Sign up for our daily briefing

Make your busy days simpler with Axios AM/PM. Catch up on what's new and why it matters in just 5 minutes.

Please enter a valid email.

Please enter a valid email.

Subscription failed
Thank you for subscribing!

Stay on top of the latest market trends

Subscribe to Axios Markets for the latest market trends and economic insights. Sign up for free.

Please enter a valid email.

Please enter a valid email.

Subscription failed
Thank you for subscribing!

Sports news worthy of your time

Binge on the stats and stories that drive the sports world with Axios Sports. Sign up for free.

Please enter a valid email.

Please enter a valid email.

Subscription failed
Thank you for subscribing!

Tech news worthy of your time

Get our smart take on technology from the Valley and D.C. with Axios Login. Sign up for free.

Please enter a valid email.

Please enter a valid email.

Subscription failed
Thank you for subscribing!

Get the inside stories

Get an insider's guide to the new White House with Axios Sneak Peek. Sign up for free.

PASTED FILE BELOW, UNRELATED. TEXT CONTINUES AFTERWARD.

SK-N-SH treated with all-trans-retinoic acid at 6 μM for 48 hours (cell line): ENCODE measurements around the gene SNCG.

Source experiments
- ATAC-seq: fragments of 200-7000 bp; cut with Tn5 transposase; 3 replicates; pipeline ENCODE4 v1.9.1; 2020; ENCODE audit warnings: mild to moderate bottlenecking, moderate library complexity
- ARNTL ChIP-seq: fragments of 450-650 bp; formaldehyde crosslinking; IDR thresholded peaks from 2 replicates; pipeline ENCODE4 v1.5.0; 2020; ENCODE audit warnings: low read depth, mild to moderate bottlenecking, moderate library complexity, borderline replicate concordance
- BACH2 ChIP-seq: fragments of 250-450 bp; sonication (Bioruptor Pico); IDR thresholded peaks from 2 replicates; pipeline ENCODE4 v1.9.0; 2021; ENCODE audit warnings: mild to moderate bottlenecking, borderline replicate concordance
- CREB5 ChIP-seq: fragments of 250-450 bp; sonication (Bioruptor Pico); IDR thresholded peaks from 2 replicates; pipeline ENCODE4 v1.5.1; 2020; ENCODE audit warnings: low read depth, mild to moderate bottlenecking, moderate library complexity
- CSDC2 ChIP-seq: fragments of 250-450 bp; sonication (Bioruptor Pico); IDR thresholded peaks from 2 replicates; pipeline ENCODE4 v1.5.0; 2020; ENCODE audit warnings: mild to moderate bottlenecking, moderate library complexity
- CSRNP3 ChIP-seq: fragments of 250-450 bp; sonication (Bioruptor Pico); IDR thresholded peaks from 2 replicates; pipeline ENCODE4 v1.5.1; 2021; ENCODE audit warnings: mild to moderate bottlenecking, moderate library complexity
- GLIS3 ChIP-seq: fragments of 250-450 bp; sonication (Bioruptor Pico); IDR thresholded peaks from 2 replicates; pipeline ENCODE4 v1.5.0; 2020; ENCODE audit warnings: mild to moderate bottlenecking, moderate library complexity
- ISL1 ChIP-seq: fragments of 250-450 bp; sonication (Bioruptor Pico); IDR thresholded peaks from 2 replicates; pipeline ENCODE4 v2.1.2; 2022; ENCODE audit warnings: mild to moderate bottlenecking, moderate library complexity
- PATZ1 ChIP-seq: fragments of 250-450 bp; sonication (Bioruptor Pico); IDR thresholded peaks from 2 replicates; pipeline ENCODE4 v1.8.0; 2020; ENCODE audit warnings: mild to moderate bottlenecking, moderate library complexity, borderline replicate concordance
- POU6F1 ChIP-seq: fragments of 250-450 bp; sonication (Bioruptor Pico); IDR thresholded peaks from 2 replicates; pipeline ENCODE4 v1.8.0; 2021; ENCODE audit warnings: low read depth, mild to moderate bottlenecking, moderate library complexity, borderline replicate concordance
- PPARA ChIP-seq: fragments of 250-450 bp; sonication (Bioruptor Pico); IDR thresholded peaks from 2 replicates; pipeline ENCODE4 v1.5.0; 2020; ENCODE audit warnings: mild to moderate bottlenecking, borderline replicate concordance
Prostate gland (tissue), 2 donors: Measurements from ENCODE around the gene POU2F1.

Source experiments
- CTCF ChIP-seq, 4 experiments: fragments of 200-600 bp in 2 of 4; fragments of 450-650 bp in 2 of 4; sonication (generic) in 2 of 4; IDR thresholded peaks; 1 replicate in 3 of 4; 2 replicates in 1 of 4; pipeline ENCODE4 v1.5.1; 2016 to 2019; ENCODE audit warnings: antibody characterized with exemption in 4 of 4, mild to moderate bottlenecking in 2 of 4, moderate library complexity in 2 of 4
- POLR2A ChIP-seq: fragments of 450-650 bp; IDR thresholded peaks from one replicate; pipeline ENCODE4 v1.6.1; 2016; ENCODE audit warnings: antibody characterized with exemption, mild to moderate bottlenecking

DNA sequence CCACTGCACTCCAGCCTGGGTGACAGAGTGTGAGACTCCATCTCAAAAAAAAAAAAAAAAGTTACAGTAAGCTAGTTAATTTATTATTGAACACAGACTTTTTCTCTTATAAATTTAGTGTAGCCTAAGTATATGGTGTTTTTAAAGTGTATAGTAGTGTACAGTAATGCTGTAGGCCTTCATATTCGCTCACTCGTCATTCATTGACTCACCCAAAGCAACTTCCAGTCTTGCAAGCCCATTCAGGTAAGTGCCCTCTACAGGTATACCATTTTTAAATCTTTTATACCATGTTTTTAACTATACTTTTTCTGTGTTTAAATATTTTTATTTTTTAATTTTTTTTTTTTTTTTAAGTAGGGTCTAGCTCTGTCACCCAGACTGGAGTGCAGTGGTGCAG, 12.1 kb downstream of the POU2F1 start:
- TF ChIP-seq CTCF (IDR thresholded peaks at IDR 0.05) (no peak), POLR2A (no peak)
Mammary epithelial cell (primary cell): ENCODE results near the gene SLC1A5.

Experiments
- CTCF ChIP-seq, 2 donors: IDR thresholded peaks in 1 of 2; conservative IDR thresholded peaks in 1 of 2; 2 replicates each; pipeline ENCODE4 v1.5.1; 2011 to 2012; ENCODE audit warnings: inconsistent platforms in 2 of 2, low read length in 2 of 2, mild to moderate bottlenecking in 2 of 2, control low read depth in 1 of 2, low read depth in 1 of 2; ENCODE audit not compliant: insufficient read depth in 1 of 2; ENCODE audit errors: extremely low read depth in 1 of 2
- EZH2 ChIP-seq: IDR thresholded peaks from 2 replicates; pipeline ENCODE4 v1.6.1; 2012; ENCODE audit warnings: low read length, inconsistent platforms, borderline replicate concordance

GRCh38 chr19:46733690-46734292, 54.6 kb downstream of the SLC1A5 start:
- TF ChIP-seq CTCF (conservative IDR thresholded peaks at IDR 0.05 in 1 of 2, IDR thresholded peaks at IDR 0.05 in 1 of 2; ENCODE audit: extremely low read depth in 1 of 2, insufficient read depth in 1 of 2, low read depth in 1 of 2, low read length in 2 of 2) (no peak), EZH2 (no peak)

Please enter a valid email.

Please enter a valid email.

Subscription failed
Thank you for subscribing!

Catch up on coronavirus stories and special reports, curated by Mike Allen everyday

Catch up on coronavirus stories and special reports, curated by Mike Allen everyday

Please enter a valid email.

Please enter a valid email.

Subscription failed
Thank you for subscribing!

Want a daily digest of the top Denver news?

Get a daily digest of the most important stories affecting your hometown with Axios Denver

Please enter a valid email.

Please enter a valid email.

Subscription failed
Thank you for subscribing!

Want a daily digest of the top Des Moines news?

Get a daily digest of the most important stories affecting your hometown with Axios Des Moines

Please enter a valid email.

Please enter a valid email.

Subscription failed
Thank you for subscribing!

Want a daily digest of the top Twin Cities news?

Get a daily digest of the most important stories affecting your hometown with Axios Twin Cities

Please enter a valid email.

Please enter a valid email.

Subscription failed
Thank you for subscribing!